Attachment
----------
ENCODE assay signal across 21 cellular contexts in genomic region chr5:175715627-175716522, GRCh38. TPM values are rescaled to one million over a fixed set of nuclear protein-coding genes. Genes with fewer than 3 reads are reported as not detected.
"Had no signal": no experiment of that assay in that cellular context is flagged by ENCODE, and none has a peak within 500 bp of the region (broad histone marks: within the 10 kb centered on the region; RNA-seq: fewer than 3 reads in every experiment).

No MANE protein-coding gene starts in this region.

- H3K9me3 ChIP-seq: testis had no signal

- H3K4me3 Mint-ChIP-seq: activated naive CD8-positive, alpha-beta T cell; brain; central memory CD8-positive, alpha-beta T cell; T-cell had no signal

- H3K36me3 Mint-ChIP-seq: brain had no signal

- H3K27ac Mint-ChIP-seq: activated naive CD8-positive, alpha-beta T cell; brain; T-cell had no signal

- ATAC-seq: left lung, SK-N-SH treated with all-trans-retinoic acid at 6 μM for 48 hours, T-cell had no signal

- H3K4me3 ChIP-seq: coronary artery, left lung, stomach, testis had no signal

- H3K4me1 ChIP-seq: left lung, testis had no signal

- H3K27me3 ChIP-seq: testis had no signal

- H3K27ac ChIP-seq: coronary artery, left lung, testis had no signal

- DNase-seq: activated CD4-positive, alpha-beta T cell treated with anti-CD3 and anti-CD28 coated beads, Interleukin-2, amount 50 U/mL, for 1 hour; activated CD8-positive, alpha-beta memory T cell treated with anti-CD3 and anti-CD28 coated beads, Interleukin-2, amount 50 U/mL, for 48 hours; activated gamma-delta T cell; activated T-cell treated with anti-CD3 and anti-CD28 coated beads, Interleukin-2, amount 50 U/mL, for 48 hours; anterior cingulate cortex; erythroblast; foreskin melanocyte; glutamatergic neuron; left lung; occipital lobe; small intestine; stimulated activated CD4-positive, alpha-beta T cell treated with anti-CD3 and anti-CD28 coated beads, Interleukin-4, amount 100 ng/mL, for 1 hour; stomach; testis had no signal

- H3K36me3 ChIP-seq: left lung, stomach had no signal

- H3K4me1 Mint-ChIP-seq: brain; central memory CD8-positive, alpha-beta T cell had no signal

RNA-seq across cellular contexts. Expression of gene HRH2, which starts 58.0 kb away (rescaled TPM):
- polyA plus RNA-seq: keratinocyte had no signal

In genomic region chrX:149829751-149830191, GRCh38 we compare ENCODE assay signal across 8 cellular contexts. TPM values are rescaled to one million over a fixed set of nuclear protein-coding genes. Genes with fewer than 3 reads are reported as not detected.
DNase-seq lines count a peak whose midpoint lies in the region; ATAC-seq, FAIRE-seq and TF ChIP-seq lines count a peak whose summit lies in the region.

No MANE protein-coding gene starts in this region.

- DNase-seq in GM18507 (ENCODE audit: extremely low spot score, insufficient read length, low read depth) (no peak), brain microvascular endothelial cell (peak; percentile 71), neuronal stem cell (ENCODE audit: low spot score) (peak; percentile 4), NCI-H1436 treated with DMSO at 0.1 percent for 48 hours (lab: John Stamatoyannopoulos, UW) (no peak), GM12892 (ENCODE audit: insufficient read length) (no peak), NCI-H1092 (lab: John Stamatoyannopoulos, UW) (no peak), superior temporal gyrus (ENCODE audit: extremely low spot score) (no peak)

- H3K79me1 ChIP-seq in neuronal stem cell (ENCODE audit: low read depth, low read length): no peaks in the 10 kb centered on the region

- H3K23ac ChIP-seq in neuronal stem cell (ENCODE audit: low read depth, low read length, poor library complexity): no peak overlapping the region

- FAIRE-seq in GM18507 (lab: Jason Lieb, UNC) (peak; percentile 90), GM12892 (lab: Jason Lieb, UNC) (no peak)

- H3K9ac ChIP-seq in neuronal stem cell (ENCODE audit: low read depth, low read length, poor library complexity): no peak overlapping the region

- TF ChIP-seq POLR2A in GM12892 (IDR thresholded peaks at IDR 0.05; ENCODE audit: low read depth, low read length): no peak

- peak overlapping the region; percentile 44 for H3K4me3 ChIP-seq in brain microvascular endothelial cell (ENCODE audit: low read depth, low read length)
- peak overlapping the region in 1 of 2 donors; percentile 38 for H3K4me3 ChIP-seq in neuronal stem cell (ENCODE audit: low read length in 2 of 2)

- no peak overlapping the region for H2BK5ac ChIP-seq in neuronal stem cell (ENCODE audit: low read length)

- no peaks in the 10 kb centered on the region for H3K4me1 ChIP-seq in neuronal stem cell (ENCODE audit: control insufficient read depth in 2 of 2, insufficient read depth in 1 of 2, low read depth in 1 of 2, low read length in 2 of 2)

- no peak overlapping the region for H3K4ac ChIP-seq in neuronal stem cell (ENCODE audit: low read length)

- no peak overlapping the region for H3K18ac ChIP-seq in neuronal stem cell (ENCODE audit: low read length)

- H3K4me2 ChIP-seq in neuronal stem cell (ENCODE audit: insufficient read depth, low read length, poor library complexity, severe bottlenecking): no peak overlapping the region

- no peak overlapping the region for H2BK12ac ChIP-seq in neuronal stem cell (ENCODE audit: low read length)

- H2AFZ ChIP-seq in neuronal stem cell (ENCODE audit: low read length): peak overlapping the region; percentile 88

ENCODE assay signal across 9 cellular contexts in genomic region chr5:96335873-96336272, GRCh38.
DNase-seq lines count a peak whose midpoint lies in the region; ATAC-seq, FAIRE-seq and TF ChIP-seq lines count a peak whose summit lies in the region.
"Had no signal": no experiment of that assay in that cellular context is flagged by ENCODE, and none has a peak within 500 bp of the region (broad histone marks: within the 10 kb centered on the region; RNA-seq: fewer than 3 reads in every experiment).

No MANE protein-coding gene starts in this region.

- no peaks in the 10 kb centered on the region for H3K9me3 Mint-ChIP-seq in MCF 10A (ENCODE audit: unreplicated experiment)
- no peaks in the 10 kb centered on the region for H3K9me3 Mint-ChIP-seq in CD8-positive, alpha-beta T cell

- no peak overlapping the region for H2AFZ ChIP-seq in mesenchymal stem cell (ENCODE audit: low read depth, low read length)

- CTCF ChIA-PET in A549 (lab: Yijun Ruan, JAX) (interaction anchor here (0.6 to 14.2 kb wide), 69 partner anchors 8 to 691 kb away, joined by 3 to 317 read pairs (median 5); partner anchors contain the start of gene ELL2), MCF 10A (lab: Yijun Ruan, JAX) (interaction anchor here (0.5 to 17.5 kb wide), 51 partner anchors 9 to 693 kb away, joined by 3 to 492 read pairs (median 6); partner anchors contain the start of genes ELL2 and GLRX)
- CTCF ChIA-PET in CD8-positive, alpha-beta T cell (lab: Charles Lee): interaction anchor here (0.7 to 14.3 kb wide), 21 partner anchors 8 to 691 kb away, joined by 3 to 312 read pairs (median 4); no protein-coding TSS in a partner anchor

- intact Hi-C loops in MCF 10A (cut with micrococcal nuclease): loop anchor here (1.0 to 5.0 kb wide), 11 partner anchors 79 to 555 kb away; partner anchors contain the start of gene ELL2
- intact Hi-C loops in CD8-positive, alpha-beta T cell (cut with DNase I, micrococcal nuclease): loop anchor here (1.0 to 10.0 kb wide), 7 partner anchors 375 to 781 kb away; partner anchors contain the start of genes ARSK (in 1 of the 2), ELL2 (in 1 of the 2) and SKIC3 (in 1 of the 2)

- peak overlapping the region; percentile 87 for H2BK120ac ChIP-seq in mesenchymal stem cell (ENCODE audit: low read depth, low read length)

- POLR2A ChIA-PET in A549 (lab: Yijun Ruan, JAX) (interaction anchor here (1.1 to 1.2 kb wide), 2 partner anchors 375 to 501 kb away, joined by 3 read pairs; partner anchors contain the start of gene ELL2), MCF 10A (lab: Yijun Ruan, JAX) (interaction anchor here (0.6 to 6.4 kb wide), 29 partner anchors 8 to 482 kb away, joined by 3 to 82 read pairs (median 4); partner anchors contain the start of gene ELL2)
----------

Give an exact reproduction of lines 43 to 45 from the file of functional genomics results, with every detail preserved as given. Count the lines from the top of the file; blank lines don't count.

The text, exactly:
- CTCF ChIA-PET in A549 (lab: Yijun Ruan, JAX) (interaction anchor here (0.6 to 14.2 kb wide), 69 partner anchors 8 to 691 kb away, joined by 3 to 317 read pairs (median 5); partner anchors contain the start of gene ELL2), MCF 10A (lab: Yijun Ruan, JAX) (interaction anchor here (0.5 to 17.5 kb wide), 51 partner anchors 9 to 693 kb away, joined by 3 to 492 read pairs (median 6); partner anchors contain the start of genes ELL2 and GLRX)
- CTCF ChIA-PET in CD8-positive, alpha-beta T cell (lab: Charles Lee): interaction anchor here (0.7 to 14.3 kb wide), 21 partner anchors 8 to 691 kb away, joined by 3 to 312 read pairs (median 4); no protein-coding TSS in a partner anchor

- intact Hi-C loops in MCF 10A (cut with micrococcal nuclease): loop anchor here (1.0 to 5.0 kb wide), 11 partner anchors 79 to 555 kb away; partner anchors contain the start of gene ELL2